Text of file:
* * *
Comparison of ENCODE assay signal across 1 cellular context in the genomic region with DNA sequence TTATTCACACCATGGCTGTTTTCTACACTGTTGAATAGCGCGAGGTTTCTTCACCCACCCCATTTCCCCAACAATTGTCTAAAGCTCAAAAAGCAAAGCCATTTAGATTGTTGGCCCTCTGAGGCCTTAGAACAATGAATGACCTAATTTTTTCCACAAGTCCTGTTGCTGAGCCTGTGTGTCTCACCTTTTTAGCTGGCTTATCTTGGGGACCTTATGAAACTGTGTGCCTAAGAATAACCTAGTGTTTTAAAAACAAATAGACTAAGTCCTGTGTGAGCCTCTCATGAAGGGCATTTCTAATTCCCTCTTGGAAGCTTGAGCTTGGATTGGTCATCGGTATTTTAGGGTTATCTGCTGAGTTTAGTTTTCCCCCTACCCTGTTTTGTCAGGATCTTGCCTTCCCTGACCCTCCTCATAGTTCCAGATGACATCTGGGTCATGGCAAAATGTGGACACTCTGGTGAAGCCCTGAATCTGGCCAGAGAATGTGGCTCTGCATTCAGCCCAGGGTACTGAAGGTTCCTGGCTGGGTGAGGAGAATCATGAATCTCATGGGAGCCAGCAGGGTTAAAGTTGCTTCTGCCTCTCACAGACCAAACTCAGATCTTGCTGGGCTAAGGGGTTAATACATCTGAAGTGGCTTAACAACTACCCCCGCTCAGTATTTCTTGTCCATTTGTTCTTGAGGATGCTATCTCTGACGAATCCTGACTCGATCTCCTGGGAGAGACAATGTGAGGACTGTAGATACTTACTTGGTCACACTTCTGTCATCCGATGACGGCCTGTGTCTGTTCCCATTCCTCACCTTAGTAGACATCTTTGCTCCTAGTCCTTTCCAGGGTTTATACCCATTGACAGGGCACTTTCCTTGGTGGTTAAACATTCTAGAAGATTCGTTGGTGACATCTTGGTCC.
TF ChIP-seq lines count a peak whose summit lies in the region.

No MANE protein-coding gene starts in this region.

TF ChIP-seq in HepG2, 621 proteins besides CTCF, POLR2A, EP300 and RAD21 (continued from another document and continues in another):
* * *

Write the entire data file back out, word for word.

Comparison of ENCODE assay signal across 1 cellular context in the genomic region with DNA sequence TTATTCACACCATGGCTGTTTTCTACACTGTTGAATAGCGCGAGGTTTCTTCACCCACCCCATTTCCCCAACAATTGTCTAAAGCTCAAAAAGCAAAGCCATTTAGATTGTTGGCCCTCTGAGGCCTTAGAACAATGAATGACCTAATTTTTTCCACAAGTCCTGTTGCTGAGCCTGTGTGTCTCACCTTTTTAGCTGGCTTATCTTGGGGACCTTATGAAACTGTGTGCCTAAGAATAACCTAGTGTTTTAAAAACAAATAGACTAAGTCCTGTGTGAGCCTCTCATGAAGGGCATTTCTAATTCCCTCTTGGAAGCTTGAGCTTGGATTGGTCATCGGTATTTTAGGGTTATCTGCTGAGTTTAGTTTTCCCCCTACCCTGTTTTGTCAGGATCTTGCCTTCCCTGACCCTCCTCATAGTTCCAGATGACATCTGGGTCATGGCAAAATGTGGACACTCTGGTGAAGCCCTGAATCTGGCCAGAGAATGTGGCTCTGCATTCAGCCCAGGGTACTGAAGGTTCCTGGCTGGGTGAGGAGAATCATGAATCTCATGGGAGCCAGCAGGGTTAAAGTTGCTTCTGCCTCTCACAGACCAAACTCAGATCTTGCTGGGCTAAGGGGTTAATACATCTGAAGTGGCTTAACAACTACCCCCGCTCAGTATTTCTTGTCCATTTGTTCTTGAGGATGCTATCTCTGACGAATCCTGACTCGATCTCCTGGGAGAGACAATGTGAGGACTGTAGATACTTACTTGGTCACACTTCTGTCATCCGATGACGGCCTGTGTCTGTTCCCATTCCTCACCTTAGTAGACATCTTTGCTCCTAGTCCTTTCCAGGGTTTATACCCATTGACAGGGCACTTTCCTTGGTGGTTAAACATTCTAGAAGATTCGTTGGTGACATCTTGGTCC.
TF ChIP-seq lines count a peak whose summit lies in the region.

No MANE protein-coding gene starts in this region.

TF ChIP-seq in HepG2, 621 proteins besides CTCF, POLR2A, EP300 and RAD21 (continued from another document and continues in another):